What a treat - the third fine day in a row. After a fairly late breakfast we pointed the bikes in the direction of Yarram along the Hyland Highway. Our destination was Port Albert and its famous Fish and Chip shop. As we were eating our delicious offerings from Wild Fish, surrounded by anxious seagulls, we are joined by a fellow rider on a G650GS obviously loaded for an extensive trip.
Brian, who hails from Noosa in Queensland, was on his way to ride right around Australia with a particular goal of visiting all of the remaining lighthouses along the coast - as well as lots of other great sights around the continent.
Brian turned out to be quite an adventurer. A couple of years ago he circumnavigated Australia in a catamaran - a seven month solo trip. But wait, there is more - when he completes his motorcycle trip around the country he needs to quickly get his pilot's licence so that he can pick up his new airplane which is being assembled for him so that he can do the whole trip again by air. We really enjoyed chatting with Brian, swapping motorcycling and sailing stories particularly as Marcus had completed his around Australia trip just a short time ago. All too soon it was time to return to Yarram for fuel and some delicacies from the excellent Yarram bakery. The we headed for the hills and the return trip via Tarra Valley and Balook. Another great day on the bikes.
Another great day for a ride but unfortunately a previous appointment meant I couldn't leave till mid afternoon. Walhalla, the old gold mining town, is always a great destination for a shorter ride and so Marcus and I headed into the mountains on the two Beemers. A really lovely ride through the forests and the hills which set us up for a relaxing coffee at the Grey Horse cafe. The town was relatively busy no doubt due to the pleasant weather and the fact that school holidays are still in progress.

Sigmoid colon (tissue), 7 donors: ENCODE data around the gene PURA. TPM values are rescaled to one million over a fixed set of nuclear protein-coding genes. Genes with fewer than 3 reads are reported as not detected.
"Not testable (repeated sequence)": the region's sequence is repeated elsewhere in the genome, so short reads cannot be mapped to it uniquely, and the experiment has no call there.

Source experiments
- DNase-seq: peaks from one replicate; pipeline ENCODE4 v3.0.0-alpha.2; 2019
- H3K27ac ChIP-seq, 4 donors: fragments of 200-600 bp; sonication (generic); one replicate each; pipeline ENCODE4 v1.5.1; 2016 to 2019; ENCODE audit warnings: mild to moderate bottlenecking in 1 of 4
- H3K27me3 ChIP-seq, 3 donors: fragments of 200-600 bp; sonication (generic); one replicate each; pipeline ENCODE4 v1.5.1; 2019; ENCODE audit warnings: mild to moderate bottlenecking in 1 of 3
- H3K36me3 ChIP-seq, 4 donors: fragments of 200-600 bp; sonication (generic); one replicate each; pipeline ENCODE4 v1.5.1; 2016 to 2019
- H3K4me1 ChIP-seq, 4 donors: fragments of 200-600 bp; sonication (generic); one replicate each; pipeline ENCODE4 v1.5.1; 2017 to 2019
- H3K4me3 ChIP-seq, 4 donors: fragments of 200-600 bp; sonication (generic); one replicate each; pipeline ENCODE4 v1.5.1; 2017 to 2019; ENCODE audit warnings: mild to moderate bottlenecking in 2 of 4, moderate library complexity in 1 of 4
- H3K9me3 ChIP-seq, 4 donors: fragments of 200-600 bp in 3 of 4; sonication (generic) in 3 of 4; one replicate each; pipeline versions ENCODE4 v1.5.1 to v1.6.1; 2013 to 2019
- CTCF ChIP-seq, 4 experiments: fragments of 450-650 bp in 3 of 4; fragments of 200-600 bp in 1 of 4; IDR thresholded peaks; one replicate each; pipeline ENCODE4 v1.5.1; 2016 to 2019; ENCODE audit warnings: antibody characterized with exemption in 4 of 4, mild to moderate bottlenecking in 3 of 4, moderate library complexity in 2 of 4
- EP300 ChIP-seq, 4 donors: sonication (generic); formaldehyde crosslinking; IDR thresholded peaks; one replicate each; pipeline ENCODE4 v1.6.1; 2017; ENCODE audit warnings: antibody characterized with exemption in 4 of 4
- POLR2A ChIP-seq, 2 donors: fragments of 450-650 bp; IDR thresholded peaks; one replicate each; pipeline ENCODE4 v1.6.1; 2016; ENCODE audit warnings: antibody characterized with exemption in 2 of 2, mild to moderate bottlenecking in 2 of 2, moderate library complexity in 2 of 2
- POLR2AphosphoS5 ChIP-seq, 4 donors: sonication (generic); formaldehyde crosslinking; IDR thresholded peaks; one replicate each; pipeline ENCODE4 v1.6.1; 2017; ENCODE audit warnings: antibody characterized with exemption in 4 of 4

Walhalla is located in a very narrow, steep valley and therefore the hours of daylight are severely limited and it wasn't long before we noticed the light dimming and the air becoming a touch chilly.
The return trip was uneventful too although this side of the road featured a few rough patches which caused the heart to beat a little faster.
Arrived home quite refreshed after a very short but pleasant outing on the bikes.
My first real ride for nearly a month - due to a range of family issues which had to be dealt with my riding was restricted to a trip to Bairnsdale for a tyre change and and 18,000km service for the Honda Shadow. But today it was time to fix that long absence. My friend Marcus is staying with us for a few days so this morning we headed off on my F650GS and Marcus on his 1200GS. Our first stop was for fuel in Mirboo North and then a quick coffee at the InLine4 Cafe in Mirboo North. There were a few clouds in the sky but absolutely no rain on the radar and so we proceeded with some confidence to Leongatha and Inverloch before taking the beautiful coastal road to Cape Patterson. Then, it was straight on to Wonthaggi and Philip Island stopping finally in the centre of Cowes. Lunch consisted of hamburgers at Hamburger Edge in the middle of the main street. Great hamburgers - I can thoroughly recommend this place.
After lunch there was plenty of daylight and sunshine left so we returned home through the hills passing through Archies Creek, Kongwak, Korumburra, and Yarragon.
After a long break this was a very enjoyable day on the bikes.